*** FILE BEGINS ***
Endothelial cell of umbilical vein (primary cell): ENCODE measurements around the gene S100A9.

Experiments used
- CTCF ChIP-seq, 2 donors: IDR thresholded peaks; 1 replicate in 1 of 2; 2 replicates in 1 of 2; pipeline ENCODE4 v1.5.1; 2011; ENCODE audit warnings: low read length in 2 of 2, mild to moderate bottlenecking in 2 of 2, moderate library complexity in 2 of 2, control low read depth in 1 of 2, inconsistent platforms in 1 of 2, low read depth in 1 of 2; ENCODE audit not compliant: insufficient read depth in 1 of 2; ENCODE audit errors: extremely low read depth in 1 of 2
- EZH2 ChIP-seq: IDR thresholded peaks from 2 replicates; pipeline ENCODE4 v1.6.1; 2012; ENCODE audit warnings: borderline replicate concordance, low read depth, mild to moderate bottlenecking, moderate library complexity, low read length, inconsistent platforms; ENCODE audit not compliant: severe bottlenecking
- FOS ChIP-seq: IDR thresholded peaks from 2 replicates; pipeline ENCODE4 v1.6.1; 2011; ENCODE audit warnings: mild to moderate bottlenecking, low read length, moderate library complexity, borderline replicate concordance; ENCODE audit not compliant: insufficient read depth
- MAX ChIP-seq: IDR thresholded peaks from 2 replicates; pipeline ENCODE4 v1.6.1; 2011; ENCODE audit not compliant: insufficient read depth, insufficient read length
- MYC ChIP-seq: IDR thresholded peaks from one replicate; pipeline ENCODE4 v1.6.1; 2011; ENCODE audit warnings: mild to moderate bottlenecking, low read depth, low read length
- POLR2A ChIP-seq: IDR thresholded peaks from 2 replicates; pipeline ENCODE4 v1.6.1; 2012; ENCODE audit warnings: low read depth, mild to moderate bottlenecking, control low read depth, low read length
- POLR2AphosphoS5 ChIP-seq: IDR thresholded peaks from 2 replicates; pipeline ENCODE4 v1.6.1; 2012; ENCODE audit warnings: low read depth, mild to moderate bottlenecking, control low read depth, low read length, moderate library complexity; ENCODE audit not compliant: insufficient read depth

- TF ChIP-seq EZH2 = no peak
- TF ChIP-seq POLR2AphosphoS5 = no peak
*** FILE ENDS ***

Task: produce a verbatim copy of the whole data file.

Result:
Endothelial cell of umbilical vein (primary cell): ENCODE measurements around the gene S100A9.

Experiments used
- CTCF ChIP-seq, 2 donors: IDR thresholded peaks; 1 replicate in 1 of 2; 2 replicates in 1 of 2; pipeline ENCODE4 v1.5.1; 2011; ENCODE audit warnings: low read length in 2 of 2, mild to moderate bottlenecking in 2 of 2, moderate library complexity in 2 of 2, control low read depth in 1 of 2, inconsistent platforms in 1 of 2, low read depth in 1 of 2; ENCODE audit not compliant: insufficient read depth in 1 of 2; ENCODE audit errors: extremely low read depth in 1 of 2
- EZH2 ChIP-seq: IDR thresholded peaks from 2 replicates; pipeline ENCODE4 v1.6.1; 2012; ENCODE audit warnings: borderline replicate concordance, low read depth, mild to moderate bottlenecking, moderate library complexity, low read length, inconsistent platforms; ENCODE audit not compliant: severe bottlenecking
- FOS ChIP-seq: IDR thresholded peaks from 2 replicates; pipeline ENCODE4 v1.6.1; 2011; ENCODE audit warnings: mild to moderate bottlenecking, low read length, moderate library complexity, borderline replicate concordance; ENCODE audit not compliant: insufficient read depth
- MAX ChIP-seq: IDR thresholded peaks from 2 replicates; pipeline ENCODE4 v1.6.1; 2011; ENCODE audit not compliant: insufficient read depth, insufficient read length
- MYC ChIP-seq: IDR thresholded peaks from one replicate; pipeline ENCODE4 v1.6.1; 2011; ENCODE audit warnings: mild to moderate bottlenecking, low read depth, low read length
- POLR2A ChIP-seq: IDR thresholded peaks from 2 replicates; pipeline ENCODE4 v1.6.1; 2012; ENCODE audit warnings: low read depth, mild to moderate bottlenecking, control low read depth, low read length
- POLR2AphosphoS5 ChIP-seq: IDR thresholded peaks from 2 replicates; pipeline ENCODE4 v1.6.1; 2012; ENCODE audit warnings: low read depth, mild to moderate bottlenecking, control low read depth, low read length, moderate library complexity; ENCODE audit not compliant: insufficient read depth

- TF ChIP-seq EZH2 = no peak
- TF ChIP-seq POLR2AphosphoS5 = no peak